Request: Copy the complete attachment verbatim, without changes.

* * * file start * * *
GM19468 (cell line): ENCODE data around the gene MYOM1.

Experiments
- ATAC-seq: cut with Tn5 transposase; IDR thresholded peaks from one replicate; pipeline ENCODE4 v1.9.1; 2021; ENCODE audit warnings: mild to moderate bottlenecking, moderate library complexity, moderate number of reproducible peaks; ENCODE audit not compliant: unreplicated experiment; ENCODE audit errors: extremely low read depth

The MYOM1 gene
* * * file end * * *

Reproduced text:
GM19468 (cell line): ENCODE data around the gene MYOM1.

Experiments
- ATAC-seq: cut with Tn5 transposase; IDR thresholded peaks from one replicate; pipeline ENCODE4 v1.9.1; 2021; ENCODE audit warnings: mild to moderate bottlenecking, moderate library complexity, moderate number of reproducible peaks; ENCODE audit not compliant: unreplicated experiment; ENCODE audit errors: extremely low read depth

The MYOM1 gene